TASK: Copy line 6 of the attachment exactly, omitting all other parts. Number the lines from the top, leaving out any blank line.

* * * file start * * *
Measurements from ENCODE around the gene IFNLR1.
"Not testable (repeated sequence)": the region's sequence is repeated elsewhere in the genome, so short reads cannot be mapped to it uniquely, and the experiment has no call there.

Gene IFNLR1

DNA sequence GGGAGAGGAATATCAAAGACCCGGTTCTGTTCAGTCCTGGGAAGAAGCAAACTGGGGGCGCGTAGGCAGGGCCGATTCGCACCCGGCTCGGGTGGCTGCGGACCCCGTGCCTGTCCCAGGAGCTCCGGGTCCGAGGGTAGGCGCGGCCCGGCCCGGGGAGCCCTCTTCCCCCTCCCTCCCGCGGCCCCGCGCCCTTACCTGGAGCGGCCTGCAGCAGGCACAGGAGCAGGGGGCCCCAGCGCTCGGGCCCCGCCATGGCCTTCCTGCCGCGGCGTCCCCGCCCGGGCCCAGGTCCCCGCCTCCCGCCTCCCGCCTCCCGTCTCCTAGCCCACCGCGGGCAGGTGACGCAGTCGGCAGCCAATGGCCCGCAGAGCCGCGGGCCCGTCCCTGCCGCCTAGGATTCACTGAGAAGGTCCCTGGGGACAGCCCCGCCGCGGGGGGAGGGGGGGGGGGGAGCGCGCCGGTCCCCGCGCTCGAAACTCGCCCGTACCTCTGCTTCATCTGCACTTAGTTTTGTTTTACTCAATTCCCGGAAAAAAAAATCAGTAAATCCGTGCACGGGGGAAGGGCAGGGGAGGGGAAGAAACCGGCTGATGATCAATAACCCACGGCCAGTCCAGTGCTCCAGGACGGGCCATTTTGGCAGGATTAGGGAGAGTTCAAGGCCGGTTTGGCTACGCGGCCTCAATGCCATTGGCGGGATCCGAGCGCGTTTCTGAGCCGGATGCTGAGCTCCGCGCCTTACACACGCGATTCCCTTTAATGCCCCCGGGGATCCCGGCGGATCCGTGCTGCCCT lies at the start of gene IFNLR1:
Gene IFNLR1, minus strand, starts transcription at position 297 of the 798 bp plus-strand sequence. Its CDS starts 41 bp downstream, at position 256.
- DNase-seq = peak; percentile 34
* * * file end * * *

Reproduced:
- DNase-seq = peak; percentile 34